34. CHT Indigenous Jumma Association Australia (CHTIJAA)
  35. Bulgarian Gender Research Foundation
  36. TARA-Ping Pu, Taiwan
  37. Papora Indigenous Development Association
  38. Taiwan Ping-pu Indigenous Youth Alliance
  39. Samata, India
  40. Mines, Minerals and Peoples, India
  41. International Women's Rights Action Watch Asia Pacific (IWRAW AP)
  42. Jharkhand Indigenous and Tribal Peoples for Action
  43. Federation of Community Forestry Users' Nepal (FECOFUN)
  44. RIDH - International network of human rights
  45. NGO INPADE /FOCO, Argentina
  46. Asia Indigenous Peoples Network on Extractive Industries and Energy (AIPNEE)
  48. Federación por la Autodeterminación de los Pueblos Indígenas (FAPI)
  49. Center for Protection and Revival of Local Community Rights (CPCR)
  50. Inter Mountain Peoples Education and Cultural in Thailand Association - IMPECT
  51. Karen Network for Cultural and Environment - KNCE
  52. Network of Indigenous Human Rights Defenders in Thailand – IPHRDs-Thailand
  53. Cross Cultural Foundation- CrCF
  54. Wisdom of Ethnic Foundation - WISE
  55. Spirit in Education Movement (SEM)
  56. Project SEVANA South-East Asia
  57. Sangsan Anakot Yawachon Development Project
  58. V-Day Thailand
  59. Community Resource Centre Foundation
  60. Center for Ecological Awareness Building


  1. Michel Forst, former UN special rapporteur on human rights defenders (2014-2020)
  2. Devasish Roy, Advocate, Supreme Court of Bangladesh.
  3. Brendan Tobin
  4. Prafulla Samantara
  5. Ramón Cadena, Lawyer from Guatemala
  6. Binota Dhamai, Expert Member, UN Expert Mechanism on the Rights of Indigenous Peoples (EMRIP) of the Human Rights Council
  7. Sor Rattanamanee Polkla
  8. Nopphol Maipluang
  9. Phnom Thano
  10. Areewan Somboonwattanakul
  11. Orrawan Sukrareok
  12. Wora Suk
  13. Paphawarin Suddaenphai
  14. Tanakrit Thongfa
  15. Chalefun Ditphudee
  16. Patcharaporn Sateinchaiyapak
  17. Namfon Kuekkonglonka
  18. Wassana Chokcheewa
  19. Wilaiwan Suddeanprai
  20. Kanokporn Janploy
  21. Kritsanakan Phaetchaidaen
  22. Kanokan Suwankarn
  23. Thornthan Mangmee
  24. Thip-aksorn Manpati
  25. Meena Namchuen
  26. Matcha Prom-in
  27. Weerawan Wanna
  28. Monhkol Duangkeow
  29. Kornkanok Wattanaphoom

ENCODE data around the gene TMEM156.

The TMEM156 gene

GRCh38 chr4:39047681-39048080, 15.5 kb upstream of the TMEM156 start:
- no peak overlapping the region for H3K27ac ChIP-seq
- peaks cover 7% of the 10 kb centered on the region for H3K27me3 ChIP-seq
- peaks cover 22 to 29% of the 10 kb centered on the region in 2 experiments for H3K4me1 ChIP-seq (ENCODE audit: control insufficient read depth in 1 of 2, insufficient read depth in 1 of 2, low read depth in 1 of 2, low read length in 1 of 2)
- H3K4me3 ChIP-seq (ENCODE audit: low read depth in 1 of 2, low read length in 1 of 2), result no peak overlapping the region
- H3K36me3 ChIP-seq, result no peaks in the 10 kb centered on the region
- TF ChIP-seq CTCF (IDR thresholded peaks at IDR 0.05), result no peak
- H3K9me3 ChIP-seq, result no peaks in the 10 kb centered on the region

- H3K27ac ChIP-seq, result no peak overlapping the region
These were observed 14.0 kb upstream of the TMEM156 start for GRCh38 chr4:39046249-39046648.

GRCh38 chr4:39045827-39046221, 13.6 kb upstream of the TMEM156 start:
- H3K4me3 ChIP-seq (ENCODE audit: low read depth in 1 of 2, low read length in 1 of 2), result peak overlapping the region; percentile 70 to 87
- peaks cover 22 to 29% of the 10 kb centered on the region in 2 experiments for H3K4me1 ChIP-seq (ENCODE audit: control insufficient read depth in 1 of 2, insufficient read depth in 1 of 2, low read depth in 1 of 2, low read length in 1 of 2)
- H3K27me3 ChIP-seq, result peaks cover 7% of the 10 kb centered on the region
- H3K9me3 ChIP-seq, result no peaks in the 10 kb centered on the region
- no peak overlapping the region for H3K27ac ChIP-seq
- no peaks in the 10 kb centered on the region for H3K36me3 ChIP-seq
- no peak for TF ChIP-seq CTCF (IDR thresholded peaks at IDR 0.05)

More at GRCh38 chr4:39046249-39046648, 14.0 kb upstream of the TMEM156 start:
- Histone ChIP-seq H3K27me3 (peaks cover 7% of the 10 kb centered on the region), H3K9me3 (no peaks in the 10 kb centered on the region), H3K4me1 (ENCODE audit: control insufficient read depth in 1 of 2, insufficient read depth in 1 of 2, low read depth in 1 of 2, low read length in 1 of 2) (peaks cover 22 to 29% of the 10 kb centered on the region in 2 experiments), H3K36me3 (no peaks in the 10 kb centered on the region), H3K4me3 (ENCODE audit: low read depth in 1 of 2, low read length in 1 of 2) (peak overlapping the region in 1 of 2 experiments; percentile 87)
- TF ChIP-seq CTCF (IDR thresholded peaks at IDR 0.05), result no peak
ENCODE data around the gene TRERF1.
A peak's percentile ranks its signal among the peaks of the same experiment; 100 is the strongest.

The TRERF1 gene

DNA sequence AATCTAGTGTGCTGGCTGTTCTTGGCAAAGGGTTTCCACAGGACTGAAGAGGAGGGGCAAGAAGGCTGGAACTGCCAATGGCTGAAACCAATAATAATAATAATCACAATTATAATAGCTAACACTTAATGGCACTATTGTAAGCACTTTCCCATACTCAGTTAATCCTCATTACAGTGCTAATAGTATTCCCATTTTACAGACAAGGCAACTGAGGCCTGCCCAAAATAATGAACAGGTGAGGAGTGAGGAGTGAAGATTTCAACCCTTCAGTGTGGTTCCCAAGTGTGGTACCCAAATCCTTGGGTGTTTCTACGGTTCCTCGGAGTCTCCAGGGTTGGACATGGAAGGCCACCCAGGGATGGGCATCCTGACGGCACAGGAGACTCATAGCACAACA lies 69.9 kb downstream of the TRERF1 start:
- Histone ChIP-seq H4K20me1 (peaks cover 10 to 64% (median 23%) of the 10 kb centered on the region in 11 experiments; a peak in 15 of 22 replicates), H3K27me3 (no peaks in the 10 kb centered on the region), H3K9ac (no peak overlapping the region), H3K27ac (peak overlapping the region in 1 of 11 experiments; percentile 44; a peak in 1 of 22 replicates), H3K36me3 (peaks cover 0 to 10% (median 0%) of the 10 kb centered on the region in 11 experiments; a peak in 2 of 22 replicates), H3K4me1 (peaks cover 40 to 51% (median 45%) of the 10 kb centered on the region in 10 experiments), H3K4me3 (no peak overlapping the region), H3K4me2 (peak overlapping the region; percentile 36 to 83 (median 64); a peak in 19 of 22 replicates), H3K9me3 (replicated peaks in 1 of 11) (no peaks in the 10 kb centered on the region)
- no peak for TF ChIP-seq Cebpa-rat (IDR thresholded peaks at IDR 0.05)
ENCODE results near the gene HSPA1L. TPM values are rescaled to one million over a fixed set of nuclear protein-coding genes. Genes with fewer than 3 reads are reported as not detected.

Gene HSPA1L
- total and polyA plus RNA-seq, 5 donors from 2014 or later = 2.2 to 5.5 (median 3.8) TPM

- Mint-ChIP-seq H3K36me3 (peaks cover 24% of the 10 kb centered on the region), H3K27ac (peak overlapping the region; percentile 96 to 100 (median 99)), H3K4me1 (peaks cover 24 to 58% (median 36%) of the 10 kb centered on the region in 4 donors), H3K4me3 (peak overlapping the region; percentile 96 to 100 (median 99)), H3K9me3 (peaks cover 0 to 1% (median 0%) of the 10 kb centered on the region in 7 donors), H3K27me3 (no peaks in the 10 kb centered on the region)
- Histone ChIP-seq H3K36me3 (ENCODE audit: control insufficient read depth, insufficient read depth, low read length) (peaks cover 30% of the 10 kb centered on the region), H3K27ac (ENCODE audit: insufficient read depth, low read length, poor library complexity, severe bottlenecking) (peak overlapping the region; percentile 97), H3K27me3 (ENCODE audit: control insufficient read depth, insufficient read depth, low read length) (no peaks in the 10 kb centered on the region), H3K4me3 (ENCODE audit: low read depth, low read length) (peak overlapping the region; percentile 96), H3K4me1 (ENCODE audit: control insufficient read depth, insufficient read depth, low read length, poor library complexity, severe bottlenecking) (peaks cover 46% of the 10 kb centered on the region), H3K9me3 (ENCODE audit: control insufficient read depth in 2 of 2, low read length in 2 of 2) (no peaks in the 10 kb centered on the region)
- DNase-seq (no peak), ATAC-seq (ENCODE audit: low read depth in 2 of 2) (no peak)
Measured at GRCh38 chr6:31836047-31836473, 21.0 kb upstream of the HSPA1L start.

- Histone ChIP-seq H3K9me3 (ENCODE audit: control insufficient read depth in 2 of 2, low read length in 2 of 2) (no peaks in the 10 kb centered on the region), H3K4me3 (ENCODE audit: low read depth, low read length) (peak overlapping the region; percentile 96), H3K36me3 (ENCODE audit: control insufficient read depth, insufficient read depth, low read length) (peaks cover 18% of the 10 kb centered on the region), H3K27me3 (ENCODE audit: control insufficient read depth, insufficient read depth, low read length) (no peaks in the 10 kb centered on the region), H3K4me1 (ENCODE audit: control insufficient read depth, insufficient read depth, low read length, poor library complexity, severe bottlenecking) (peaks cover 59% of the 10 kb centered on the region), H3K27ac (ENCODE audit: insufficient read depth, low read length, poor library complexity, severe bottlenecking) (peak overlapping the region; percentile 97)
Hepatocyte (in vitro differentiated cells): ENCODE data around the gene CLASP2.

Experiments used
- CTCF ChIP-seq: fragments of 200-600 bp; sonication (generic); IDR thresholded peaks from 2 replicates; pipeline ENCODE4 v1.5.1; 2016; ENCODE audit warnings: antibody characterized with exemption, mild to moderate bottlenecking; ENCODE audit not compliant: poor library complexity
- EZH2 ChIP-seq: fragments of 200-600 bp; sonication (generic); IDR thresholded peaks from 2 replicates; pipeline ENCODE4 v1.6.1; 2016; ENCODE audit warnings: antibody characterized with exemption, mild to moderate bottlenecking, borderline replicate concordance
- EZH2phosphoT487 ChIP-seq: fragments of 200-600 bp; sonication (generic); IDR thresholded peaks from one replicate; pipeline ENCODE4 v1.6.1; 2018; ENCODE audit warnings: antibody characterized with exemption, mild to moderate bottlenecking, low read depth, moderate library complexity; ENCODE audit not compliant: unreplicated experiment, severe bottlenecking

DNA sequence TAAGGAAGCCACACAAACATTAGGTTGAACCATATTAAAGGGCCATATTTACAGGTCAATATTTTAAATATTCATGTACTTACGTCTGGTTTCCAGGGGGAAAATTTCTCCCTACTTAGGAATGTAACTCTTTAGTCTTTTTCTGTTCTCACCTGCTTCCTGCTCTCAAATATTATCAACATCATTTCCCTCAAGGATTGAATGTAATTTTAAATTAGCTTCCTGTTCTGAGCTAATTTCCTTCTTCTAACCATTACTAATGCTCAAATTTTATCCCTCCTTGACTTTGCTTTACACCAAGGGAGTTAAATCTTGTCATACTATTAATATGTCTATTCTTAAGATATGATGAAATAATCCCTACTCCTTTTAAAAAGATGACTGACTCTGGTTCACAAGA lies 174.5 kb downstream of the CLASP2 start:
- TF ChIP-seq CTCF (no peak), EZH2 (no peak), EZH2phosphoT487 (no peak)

30. Ong-ard Decha
  31. Sinphirasit Rakkarnliang
  32. Jirapha Saewan
  33. Phairin Sorsaikha
  34. Jintana Pralongphol
  35. Jarunee Raksongplue
  36. Nattakarn Chayakorn
  37. Sudarat Sakulsab-anan
  38. Sudarat Thadrabieb
  39. Theerachai Jorwaloo
  40. Phuangchomphu Rammuang
  41. Sroikaew Khammala
  42. Arree Arphorn
  43. Patchayani Srinuan
  44. Amphika Ananta
  45. Prachak Srikhampha
  46. Tawee Monjongtrakul
  47. Sitthipol Boonchucherd
  48. Amima Saejoo
  49. Chainarong Setthachua
  50. Loafang Bandittherdsakul
  51. Palita Faiweladee
  52. Chanon Boonchaleoi
  53. Thabadol Satienchaiyapak
  54. Lamuthor Daenwiman
  55. Somnuk Wanakhoewkhajee
  56. Somchart Amornfaisidaeng
  57. Darin Sudchailaichampa
  58. Darika Duangdech
  59. Jitti Chollathikarnkit
  60. Warinthorn Ampornpannak
  61. Thanawat Danarat
  62. Nonglak Thanrote
  63. Sorrasit Petcholathi
  64. Ayuwat Rareun
  65. Theerachai Trasakphanadon
  66. Wiphawadi Ruansaksit
  67. Sudarat Chalaobudsaba
  68. Chaokchana Bamrungphanas
  69. Waraaut Phatipornphichit
  70. Wiwat Wanadorn
  71. Saringkharn Phaophudee
  72. Sowakorn Odochao
  73. Norkeda Wanathamchareon
  74. Mongkol Phanaprai
  75. Waranchit Pimwattana
  76. Pattana Wichitkhetdaenklai
  77. Wanida Wanasakulsuk
  78. Kue-yo Raksawari
  79. Nong-air Sairungyamyen
  80. Sudarat Wanamanchai
  81. Mamiaseng Siriwilai
  82. Somruedee Sanga-dachpreechakit
  83. Thanawin Kawiniphan
  84. Arree Pongphatiphorn
  85. Rinda Moonkaew
  86. Pattarawadee Saeli
  87. Kanokkarn Kaotwong
  88. Chawalit Satienyanyong
  89. Somchai Saeyang
  90. Khemika Lertduangphorn
  91. Kraiwit Nakhamuanhang
  92. Thanawat Phongpraiphum
  93. Nitchanan Suksomwang
  94. Rep. Manop Keereepuwadol
  95. Boonsri Chalakkanok
  96. Theeraphab Phadan
  97. Pattana Koma
  98. Thittaya Faikusolaphichon
  99. Supachai Sunamchareonkul
  100. Chonnaphat Ngernsuje
  101. Khanittha Pholpaiboon
  102. Jaruwan U-thapa
  103. Seksan Sumontri
  104. Mali Piamwana
  105. Sophita Saraprom
  106. Chumpol Srimanta
  107. Somyos Manakhongkha
  108. Orrathai Maikaew
  109. Natthakarn Samornsophittawong
  110. Suk Maikaew
  111. Monruedee Phongwaree
  112. Pinnapha Prueksaphan
  113. Saiporn Assanichantra
  114. Sesawinyang Meekaew
  115. Wittaya Phutthiweerachon
  116. Yoawalak Srikhampa
  117. Samrit Chinnawong
  118. Phakaratharin Jarungsakorn
  119. Opor Srisuwan
  120. Phuwanet Lertchusap
  121. Sumit Worphapor
  122. Chakrit Worphapor
  123. Patcharaphorn Worpapor
  124. Chalermsri Prasertsri
  125. Saknarin Yuthakit
  126. Naruemon Kuathawatchai
  127. Supachai Semakirikul
  128. Arthit Wongprueksa-sakul
  129. Pramote Wiangchomthong
  130. Aphichai Udomrakphanpong
  131. Montri Jantawong
  132. Pirawan Wongnithisataphorn
  133. Srikaew Kanteng
  134. Chai Pongpipat
  135. Orachorn Ruansaksit
  136. Wichthawach Thanatweerarote


1 https://www.iwgia.org/images/publications/0573THEINDIGENOUSORLD-2012eb.pdf page 301 see also https://aippnet.org/thailand-when-can-we-go-back/
2 https://www.bangkokpost.com/opinion/opinion/2058511/karen-return-home-but-future-unsure3 Initial findings from a joint fact-finding committee comprising the Department of National Park, the Strategic Working Group on Natural Resource and Environment, P-Move and KNCE on 26-28 January 2021, based on interviews with 30 families.
4 https://iphrdefenders.net/thailand-elder-karen-ko-i-mimi-dies-aged-107/5 Cairn, Malcolm: Shifting Cultivation and Environmental Change, Indigenous Peoples, Agriculture and Forest conservation. Routledge
6 Reference: OTH 7/2019, 28 Feb 2019. A similar communication was sent to the WHC
7Doc. WHC/19/43.COM/INF.8B2.ADD.
8 https://iwgia.org/images/yearbook/2020/IWGIATheIndigenousWorld2020.pdf page 736


The full PDF statement can be downloaded here

Tags: Land rights



IWGIA - International Work Group for Indigenous Affairs - is a global human rights organisation dedicated to promoting, protecting and defending indigenous peoples’ rights. Read more.

Indigenous World